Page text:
I was the chief physician executive, as well as [the leader] over all of our clinics as well as population health and the [accountable care organization] for Edward-Elmhurst Health, a $1.5 billion system in the suburbs of Chicago. When this opportunity came up, I was the COVID incident commander for the organization. We had roughly around 8,500 to 9,000 employees. But when this opportunity came about, it kind of piqued my interest because when I looked at the geographic size and the scale and the mix of environments, it just led me to be curious. As I went through the interview process I was like, “Oh, there’s no way they’re going to pick me.” So as I went through the process and I think it went from like four to two and once I got to two I was like, “Oh man, I actually think they might get the job.”  … What really drew me here — everything for me has been about impact and community health; I never really focused on, “I want to be a CEO, I want to be a leader.” What I really wanted to focus on is, how do I use this type of position … to make change in terms of how we deliver care and translate that into how we engage our communities? 

What are your biggest priorities in this position? 

Our health care workers are exhausted. There was a time period where we didn’t have a lot of volume, but people were scared. And now our volumes are just through the roof. And we’re struggling to keep up. There are people leaving the industry. There’s a national nursing shortage. We’re trying to do everything we can to compensate and make sure they feel good from a monetary perspective. We’re trying to support them emotionally, but it’s just a tough environment out there. If we don’t focus on our staff and what they’re going to need over the next two to three years, it’s going to be hard to care for people. That’s a huge priority for the whole [UnityPoint] organization, but also for me from a clinical perspective.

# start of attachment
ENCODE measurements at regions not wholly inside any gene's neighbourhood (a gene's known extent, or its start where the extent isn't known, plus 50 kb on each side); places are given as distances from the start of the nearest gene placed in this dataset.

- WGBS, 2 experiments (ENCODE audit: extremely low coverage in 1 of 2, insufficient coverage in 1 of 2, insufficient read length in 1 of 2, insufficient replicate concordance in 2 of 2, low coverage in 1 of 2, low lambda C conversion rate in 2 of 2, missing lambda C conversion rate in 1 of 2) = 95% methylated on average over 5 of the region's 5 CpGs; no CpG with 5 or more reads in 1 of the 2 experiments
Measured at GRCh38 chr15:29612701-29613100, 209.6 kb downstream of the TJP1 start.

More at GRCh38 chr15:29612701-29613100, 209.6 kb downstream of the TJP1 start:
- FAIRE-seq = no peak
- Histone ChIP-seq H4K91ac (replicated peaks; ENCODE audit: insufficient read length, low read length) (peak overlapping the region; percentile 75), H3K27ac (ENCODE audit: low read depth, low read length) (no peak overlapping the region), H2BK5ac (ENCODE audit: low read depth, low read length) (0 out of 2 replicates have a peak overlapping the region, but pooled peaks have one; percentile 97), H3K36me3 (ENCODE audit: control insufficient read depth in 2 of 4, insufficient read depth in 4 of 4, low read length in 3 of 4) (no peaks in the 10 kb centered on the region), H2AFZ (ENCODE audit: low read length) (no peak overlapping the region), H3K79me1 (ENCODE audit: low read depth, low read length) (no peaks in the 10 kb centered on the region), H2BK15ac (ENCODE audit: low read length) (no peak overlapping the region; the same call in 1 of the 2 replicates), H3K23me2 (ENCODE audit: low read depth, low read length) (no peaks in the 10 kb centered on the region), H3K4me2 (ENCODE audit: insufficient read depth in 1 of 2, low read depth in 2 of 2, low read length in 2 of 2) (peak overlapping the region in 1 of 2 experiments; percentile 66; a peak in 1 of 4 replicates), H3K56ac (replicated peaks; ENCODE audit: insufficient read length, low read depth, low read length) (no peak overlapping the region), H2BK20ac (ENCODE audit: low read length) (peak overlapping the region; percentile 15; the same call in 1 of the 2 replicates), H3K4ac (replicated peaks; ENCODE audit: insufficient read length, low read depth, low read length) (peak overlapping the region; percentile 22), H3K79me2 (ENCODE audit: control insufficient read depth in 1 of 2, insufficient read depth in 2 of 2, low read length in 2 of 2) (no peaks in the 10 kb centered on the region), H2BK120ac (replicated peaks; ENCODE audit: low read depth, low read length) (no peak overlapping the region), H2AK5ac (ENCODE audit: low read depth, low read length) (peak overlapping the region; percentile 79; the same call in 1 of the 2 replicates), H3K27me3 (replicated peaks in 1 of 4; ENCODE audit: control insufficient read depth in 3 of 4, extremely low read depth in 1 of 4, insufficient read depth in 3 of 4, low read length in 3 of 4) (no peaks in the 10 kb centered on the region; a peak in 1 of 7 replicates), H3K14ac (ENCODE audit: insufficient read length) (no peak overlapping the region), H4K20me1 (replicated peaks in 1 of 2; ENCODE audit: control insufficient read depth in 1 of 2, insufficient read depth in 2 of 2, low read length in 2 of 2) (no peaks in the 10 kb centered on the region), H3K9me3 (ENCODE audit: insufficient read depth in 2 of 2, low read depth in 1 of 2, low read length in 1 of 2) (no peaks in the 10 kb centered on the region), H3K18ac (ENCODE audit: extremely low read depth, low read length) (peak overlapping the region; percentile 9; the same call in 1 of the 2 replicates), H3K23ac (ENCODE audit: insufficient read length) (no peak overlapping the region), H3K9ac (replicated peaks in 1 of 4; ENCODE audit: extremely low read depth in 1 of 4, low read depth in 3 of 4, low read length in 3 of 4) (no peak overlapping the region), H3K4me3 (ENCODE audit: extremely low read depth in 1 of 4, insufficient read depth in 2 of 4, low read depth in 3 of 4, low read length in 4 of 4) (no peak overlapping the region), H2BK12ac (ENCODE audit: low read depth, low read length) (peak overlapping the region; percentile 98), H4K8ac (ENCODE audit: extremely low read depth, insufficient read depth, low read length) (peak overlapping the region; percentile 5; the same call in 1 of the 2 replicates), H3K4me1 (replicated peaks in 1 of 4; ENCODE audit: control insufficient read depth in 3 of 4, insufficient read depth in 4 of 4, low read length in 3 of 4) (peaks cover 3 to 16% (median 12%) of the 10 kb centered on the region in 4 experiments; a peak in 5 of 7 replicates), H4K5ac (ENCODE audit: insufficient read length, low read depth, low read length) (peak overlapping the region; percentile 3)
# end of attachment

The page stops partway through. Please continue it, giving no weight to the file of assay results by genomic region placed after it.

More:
The second priority is to bring back civility and kindness to the interactions with our health care workers — not with each other, but with the general public. And understanding that people are tired, but knowing that we’re not all going to agree on what each other thinks, but treating each other with kindness and respect. I don’t know what the magic bullet is there; I think that’s just something that I want us to focus on. 

The last piece is community. How do we garner more community support for the things that we’re doing? I think we do have that, but I think it’s waned since COVID has kind of dragged on. What can the community do to support us, like getting vaccinated, wearing masks when it’s appropriate, following the science, taking the advice of our experts? As business leaders in the metro, and even within the state of Iowa, we all have a responsibility to, instead of thinking about ourselves, instead of thinking about “me,” we start thinking about “we.” I think we’ve forgotten a lot of that. 

You’re also the CEO of UnityPoint’s accountable care organization. How does that tie together with UnityPoint Clinic’s mission?